Fri, Feb 02, 2001 - Page 13 News List

Pyongyang in urgent need of perestroika

History is catching up with North Korea to the point where it must now divest itself of its isolation or die

By Ronald Meinardus

In the final stages of the division of Europe, when wide parts of the continent were still ruled by communist regimes, the "German Democratic Republic" triumphantly celebrated the 40th anniversary of its foundation.

Among the prominent guests from abroad was Michail Gorbachev. The East German comrades did not at all take pleasure in what the inventor of "glasnost" and "perestroika" told them on the occasion of their birthday party: "He who comes too late, will be punished by life," said the Soviet leader, expressing for the first time in clear terms that he did not give the East German regime much of a survival chance.

Gorbachev and his supporters (the East German communists definitely did not belong to that group) believed, that by introducing reforms they could modernize and thus revitalize their sclerotic systems.

Today we know, this was an illusion.

Historians deem these efforts came too late, they were too timid. The positive steps were soon to be brushed aside by the political upheaval of the masses.

The collapse of communism in Europe came as a shock for the leaders in North Korea. Making the best out of a very difficult situation Pyongyang's ideologues proclaimed what had happened on the other side of the world was the result of aberrations from the true path of communist virtues. The regime managed to survive communicating to the world that it in fact was one of the last bastions of the true teachings.

This political rigidity has had a very high economic price: For nearly one decade North Korea's economy has shrunk. After nine years of painful contraction the country's economy expanded for the first time in 1999.

Today the situation in most parts of North Korea continues to be nightmarish: "Everything seems to have come to a standstill -- or at best -- to a crawl," said one foreign journalist after visiting the country a while ago.

The recent visit of Chairman Kim Jong-il to the People's Republic of China must be evaluated against the background of this miserable state of the economy. The main focus of the trip was to get a first-hand look of capitalism Chinese style. According to the hosts' statements, the guest from Pyongyang was highly impressed by what he saw, expressing his appreciation for Beijing's "correct" development strategy.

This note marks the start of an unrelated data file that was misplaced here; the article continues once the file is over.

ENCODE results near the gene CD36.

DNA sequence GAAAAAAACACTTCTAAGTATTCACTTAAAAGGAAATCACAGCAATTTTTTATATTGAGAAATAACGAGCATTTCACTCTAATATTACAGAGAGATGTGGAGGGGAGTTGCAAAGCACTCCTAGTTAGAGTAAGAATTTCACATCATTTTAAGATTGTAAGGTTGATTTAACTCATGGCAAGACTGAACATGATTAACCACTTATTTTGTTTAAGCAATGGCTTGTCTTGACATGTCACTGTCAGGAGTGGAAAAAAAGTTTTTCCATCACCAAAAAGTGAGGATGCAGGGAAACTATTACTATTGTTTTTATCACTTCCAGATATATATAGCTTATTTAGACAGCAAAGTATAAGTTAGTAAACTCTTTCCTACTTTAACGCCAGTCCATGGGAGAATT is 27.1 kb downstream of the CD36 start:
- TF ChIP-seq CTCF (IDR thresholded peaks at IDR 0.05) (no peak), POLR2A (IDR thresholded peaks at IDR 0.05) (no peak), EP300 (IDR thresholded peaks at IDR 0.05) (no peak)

Speculation abounds

Kim Jong-il's visit to Shanghai has fanned speculations North Korea may follow the Chinese path of economic reform. South Korean President Kim Dae-jung was swift in explaining that North Korea was seeking to become a second China. In the past the president has never concealed his support for this eventuality, inviting the North to study the Chinese methodology of pursuing economic reform without ceding political control.

The question at the centre of many a discussion regarding the future of the Koreas is whether -- and to what extent -- North Korea is changing. Those observers who deny changes are taking place, have become a minority.

There is simply too much evidence that changes have taken place.

The regime has understood that it must -- to use a classic wording -- adapt or die. There is also general agreement, that this desire to adapt is lead by the one and only goal: to preserve the political control of those in power.

The strategic insight that changes are imperative is not a new phenomenon: far-reaching changes have taken place in the past few years, changes that may well be termed reforms, even though the regime seems to despise this term to a degree the devil dislikes holy water. Following a revision of the constitution in 1998, Pyongyang set out to restructure the moribund industrial sector. A further focus has been the restructuring of the commercial sector in light of the failure of the centrally planned rationing system: According to a report published recently in a South Korean journal "about 80 percent of daily necessities and 60 percent of food needs in North Korea are now obtained through open markets. In some areas, dependence on private markets is as high as 90 percent," writes that observer.

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